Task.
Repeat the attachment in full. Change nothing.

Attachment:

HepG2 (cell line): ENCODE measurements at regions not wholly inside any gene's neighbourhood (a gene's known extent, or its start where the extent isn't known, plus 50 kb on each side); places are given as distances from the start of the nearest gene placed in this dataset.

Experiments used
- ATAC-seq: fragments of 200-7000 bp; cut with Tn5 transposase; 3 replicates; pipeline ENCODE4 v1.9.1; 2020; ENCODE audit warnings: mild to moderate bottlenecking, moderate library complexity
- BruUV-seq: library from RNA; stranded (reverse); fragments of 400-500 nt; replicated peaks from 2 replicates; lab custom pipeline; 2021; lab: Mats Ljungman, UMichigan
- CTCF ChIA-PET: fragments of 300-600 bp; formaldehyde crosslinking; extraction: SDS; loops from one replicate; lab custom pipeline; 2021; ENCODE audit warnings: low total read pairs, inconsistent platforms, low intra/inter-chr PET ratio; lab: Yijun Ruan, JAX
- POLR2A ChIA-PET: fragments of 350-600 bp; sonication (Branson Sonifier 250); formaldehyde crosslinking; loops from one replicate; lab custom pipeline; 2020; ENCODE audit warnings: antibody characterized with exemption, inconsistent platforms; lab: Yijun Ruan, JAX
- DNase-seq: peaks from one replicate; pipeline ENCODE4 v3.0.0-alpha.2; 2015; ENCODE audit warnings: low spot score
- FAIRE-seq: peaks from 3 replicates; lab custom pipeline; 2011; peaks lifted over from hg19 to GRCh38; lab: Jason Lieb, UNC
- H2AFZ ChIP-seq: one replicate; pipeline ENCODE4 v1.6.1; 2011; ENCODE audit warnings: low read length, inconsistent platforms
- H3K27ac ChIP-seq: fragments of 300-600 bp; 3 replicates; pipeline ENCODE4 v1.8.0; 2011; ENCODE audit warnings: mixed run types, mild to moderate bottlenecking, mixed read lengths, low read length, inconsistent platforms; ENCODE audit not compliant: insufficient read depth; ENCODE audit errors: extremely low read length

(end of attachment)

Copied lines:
HepG2 (cell line): ENCODE measurements at regions not wholly inside any gene's neighbourhood (a gene's known extent, or its start where the extent isn't known, plus 50 kb on each side); places are given as distances from the start of the nearest gene placed in this dataset.

Experiments used
- ATAC-seq: fragments of 200-7000 bp; cut with Tn5 transposase; 3 replicates; pipeline ENCODE4 v1.9.1; 2020; ENCODE audit warnings: mild to moderate bottlenecking, moderate library complexity
- BruUV-seq: library from RNA; stranded (reverse); fragments of 400-500 nt; replicated peaks from 2 replicates; lab custom pipeline; 2021; lab: Mats Ljungman, UMichigan
- CTCF ChIA-PET: fragments of 300-600 bp; formaldehyde crosslinking; extraction: SDS; loops from one replicate; lab custom pipeline; 2021; ENCODE audit warnings: low total read pairs, inconsistent platforms, low intra/inter-chr PET ratio; lab: Yijun Ruan, JAX
- POLR2A ChIA-PET: fragments of 350-600 bp; sonication (Branson Sonifier 250); formaldehyde crosslinking; loops from one replicate; lab custom pipeline; 2020; ENCODE audit warnings: antibody characterized with exemption, inconsistent platforms; lab: Yijun Ruan, JAX
- DNase-seq: peaks from one replicate; pipeline ENCODE4 v3.0.0-alpha.2; 2015; ENCODE audit warnings: low spot score
- FAIRE-seq: peaks from 3 replicates; lab custom pipeline; 2011; peaks lifted over from hg19 to GRCh38; lab: Jason Lieb, UNC
- H2AFZ ChIP-seq: one replicate; pipeline ENCODE4 v1.6.1; 2011; ENCODE audit warnings: low read length, inconsistent platforms
- H3K27ac ChIP-seq: fragments of 300-600 bp; 3 replicates; pipeline ENCODE4 v1.8.0; 2011; ENCODE audit warnings: mixed run types, mild to moderate bottlenecking, mixed read lengths, low read length, inconsistent platforms; ENCODE audit not compliant: insufficient read depth; ENCODE audit errors: extremely low read length